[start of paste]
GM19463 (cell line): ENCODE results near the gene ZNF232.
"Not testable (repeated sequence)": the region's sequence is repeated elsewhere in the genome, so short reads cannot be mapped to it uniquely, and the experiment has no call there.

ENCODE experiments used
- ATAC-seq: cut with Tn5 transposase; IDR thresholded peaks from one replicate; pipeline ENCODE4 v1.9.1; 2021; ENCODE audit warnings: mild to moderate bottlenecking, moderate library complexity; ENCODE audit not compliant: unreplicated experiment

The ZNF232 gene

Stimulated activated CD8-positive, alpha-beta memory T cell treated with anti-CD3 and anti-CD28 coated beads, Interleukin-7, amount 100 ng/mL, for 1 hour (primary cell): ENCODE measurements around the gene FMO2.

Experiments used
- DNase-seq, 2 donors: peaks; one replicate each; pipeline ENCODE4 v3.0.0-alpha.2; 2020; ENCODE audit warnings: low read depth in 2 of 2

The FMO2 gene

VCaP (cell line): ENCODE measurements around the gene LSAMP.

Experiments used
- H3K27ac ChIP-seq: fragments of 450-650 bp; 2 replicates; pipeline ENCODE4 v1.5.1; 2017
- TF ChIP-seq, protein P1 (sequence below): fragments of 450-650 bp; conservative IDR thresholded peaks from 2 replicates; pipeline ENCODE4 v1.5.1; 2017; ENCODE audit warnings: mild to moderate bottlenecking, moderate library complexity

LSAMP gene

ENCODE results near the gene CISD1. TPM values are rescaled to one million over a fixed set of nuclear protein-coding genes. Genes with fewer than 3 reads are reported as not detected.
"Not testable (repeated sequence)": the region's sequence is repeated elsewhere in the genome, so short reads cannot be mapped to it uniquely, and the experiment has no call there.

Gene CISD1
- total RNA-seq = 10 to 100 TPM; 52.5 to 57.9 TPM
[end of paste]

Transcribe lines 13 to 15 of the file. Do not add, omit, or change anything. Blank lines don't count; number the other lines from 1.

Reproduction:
- TF ChIP-seq, protein P1 (sequence below): fragments of 450-650 bp; conservative IDR thresholded peaks from 2 replicates; pipeline ENCODE4 v1.5.1; 2017; ENCODE audit warnings: mild to moderate bottlenecking, moderate library complexity

LSAMP gene

ENCODE results near the gene CISD1. TPM values are rescaled to one million over a fixed set of nuclear protein-coding genes. Genes with fewer than 3 reads are reported as not detected.